Go on, give in graciously.
You can do it. Your birth name is not Mr. President after all, it is Laurent Gbagbo. And as an ex-president you are still entitled to a relatively long limousine. Yes there’ll be fewer toys on offer, less pomp, no sirens… but you certainly won’t be destitute. Indeed, Laurent, it may surprise you to realise that due to the scarcity of African ex-presidents (your colleagues – for some reason – prefer to retire to mausoleums) you may be in a position to commence a lucrative career on the international circuit as a much fêted public speaker. But you have to hurry. The window on the ‘fêted’ bit is closing fast, especially if you provoke another crisis in that long-suffering nation. You should know that presidents who precipitate unnecessary war and bloodshed are no longer as hot as they used to be. Tony Blair can barely walk an English street these days, how much more speak in a British bookshop.
Your permanent address is not Abidjan’s Presidential Palace, Laurent. I know you have been there since 2000, but egos are pretty elastic things. However large it may seem right now it will fit snugly into more modest accommodation. The relocation of an ex-president is not the end of his life. There are metropolitan examples of this and you are welcome to look north to France as usual. Valéry Giscard d’Estaing was rejected as President of France at the 1981 polls. After the dizzying spendours of the Palais de l’Élysée, in 1995 he returned to local concerns, campaigning for election as mayor of Clermont-Ferrand. Sadly he lost that election. But neither the shame of standing for humble office nor the humiliation of losing it killed d’Estaing – and that is the moral of this little anecdote.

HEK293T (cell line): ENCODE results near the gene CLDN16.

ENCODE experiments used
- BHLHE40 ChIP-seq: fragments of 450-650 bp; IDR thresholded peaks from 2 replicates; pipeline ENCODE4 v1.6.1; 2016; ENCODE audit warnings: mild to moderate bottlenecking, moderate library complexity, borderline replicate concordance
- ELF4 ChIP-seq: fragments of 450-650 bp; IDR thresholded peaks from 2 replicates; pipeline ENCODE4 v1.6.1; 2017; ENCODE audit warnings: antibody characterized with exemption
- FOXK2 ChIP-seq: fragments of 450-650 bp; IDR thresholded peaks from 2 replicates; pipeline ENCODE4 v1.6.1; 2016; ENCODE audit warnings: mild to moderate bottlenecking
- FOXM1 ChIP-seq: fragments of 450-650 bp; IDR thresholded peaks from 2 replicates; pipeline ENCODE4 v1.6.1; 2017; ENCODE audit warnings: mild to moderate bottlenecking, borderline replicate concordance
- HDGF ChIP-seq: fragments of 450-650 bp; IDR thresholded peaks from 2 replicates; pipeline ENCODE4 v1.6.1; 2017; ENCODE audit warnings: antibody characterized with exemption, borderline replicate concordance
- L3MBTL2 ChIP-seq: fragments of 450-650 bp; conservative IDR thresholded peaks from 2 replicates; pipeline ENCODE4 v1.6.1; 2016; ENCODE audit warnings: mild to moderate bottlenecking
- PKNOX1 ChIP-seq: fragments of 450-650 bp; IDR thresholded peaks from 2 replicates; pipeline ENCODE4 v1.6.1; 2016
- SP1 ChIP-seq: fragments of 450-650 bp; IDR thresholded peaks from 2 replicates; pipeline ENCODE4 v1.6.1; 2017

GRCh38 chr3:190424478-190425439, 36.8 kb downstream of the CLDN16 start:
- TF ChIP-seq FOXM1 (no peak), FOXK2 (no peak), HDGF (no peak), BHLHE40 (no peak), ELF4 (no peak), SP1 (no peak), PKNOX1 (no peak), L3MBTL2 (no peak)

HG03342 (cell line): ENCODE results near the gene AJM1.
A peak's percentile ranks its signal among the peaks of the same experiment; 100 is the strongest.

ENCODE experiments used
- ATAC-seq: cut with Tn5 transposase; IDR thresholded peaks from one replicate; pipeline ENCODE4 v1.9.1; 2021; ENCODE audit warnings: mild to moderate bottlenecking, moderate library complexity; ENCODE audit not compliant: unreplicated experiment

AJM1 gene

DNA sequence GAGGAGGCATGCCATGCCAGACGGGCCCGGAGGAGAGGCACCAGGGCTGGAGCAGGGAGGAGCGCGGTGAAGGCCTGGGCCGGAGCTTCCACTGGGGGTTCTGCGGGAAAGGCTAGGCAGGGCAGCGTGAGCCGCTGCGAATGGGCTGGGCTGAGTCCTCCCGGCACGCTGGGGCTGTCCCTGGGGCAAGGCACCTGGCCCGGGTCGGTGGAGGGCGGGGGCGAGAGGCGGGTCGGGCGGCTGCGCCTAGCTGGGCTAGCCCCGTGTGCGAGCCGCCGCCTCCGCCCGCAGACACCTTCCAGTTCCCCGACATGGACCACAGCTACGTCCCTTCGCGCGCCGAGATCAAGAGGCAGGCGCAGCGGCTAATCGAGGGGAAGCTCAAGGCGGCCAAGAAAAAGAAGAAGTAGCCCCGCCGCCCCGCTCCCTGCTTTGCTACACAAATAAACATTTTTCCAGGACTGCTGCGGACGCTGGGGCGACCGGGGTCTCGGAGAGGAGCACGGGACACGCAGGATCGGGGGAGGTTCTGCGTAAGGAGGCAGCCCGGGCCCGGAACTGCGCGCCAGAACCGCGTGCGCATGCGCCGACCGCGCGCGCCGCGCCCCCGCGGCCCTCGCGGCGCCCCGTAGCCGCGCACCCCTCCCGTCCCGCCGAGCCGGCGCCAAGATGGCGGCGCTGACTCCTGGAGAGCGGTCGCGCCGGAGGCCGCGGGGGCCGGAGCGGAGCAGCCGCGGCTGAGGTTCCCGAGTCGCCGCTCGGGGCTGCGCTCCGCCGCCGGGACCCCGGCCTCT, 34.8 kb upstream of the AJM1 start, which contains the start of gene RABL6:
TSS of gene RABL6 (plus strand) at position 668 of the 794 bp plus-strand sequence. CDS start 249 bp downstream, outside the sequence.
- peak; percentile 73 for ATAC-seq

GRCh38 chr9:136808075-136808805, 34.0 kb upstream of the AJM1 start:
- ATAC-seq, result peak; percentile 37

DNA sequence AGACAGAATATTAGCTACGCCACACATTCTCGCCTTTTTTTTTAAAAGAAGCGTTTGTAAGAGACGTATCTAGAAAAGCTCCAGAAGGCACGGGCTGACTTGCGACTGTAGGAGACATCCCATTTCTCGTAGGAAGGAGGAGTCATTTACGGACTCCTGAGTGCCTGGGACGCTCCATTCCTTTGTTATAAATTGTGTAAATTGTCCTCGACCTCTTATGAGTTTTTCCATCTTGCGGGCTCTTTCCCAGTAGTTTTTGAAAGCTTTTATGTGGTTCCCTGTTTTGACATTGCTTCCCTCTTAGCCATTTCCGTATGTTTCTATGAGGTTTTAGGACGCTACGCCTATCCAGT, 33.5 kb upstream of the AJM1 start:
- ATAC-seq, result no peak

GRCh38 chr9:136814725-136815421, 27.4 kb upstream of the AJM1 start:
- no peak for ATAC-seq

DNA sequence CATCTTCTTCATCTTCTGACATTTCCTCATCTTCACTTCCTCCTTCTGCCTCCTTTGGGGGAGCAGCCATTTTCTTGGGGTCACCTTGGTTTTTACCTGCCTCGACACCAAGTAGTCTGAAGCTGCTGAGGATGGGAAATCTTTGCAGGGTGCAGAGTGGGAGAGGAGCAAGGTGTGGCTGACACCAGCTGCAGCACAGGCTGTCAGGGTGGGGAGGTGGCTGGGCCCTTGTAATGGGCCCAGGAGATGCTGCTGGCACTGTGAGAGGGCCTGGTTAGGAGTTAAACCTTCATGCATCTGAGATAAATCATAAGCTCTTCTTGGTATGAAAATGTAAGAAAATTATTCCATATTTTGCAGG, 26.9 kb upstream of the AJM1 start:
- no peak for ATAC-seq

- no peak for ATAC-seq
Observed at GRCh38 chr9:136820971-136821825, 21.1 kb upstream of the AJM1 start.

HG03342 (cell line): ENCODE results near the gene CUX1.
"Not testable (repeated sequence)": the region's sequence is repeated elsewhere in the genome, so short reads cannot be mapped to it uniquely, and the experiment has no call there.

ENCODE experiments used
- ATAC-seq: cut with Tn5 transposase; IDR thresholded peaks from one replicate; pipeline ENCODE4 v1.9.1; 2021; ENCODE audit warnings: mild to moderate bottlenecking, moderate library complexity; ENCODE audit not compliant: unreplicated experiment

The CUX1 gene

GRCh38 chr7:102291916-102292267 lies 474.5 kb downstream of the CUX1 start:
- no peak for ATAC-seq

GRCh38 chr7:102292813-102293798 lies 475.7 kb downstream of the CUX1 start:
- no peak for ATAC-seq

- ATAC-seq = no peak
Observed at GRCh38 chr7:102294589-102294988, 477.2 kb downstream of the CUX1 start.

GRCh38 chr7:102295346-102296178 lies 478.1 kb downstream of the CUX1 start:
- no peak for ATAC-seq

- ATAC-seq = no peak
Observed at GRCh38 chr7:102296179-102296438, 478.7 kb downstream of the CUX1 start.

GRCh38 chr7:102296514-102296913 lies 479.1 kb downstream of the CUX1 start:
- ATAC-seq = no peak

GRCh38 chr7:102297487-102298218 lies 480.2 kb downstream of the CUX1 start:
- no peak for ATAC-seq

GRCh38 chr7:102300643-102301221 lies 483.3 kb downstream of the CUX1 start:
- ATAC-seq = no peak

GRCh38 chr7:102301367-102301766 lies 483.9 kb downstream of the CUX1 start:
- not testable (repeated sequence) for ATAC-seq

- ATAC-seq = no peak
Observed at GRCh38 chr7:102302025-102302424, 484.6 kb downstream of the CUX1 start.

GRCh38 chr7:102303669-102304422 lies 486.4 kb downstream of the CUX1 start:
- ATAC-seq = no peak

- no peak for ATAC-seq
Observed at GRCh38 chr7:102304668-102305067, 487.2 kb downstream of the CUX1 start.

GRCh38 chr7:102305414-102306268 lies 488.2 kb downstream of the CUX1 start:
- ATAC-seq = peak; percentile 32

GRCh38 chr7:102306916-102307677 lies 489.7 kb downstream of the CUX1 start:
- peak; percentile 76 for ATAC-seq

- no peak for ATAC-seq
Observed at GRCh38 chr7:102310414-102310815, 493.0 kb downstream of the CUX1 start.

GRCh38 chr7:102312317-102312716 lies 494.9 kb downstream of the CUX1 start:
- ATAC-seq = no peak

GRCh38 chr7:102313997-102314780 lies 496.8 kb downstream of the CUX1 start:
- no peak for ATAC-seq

So steel yourself Mr. Ex-President. You can do it. The blood of the thousands of your compatriots spilled in the last war cries onto you. Heed those cries, Sir. Remember that sacrifice of life, of limb. Remember your public tears of contrition. Go on, put a brave face on it: you have not lost an election, you have saved a motherland onto new generations. Sacrifice a few presidential toys and pour out a short and gracious Concession Speech. Retire temporarily, for the sake of the people you love. And if you have no taste for the international lecture circuit, perhaps a grassroots public service position in the northern regions of Cote d’Ivoire. Throw yourself into a local concern in the so-called heartlands of your opponent and see if you would not have melted the intransigent ethnicity of Ivorien politics by the time the next Presidential elections come around. (Don’t worry, we’ll be here to see that Alassane plays fair…) And if all else fails, there’s always the Mo Ibrahim Prize for leadership. I can’t promise anything – you know they didn’t find a worthy enough winner last year – but they can’t keep making excuses forever. People might begin to think they’ve gone broke.
I am rooting for you, ex-president Dr. Laurent Gbagbo.
PS: I hear the Nigeria-led ECOWAS might dispatch peacekeepers to maintain your status quo and that Mbeki is visiting on AU’s behalf to mediate… here’s a warning from history: back in the day, Nigeria-led ECOMOG troops did not much extend the life of Ex-President Samuel Doe, or his government. And do tell Mbeki that AU should get out of the crisis-management mode and set up orientation programmes and employment bureaus for retiring heads of state. Not for you of course, but Mbasogo has ruled Equatorial Guinea for 30 years and Gaddafi, Libya, for 40 years… O dear. I have not just ruined my appeal, have I?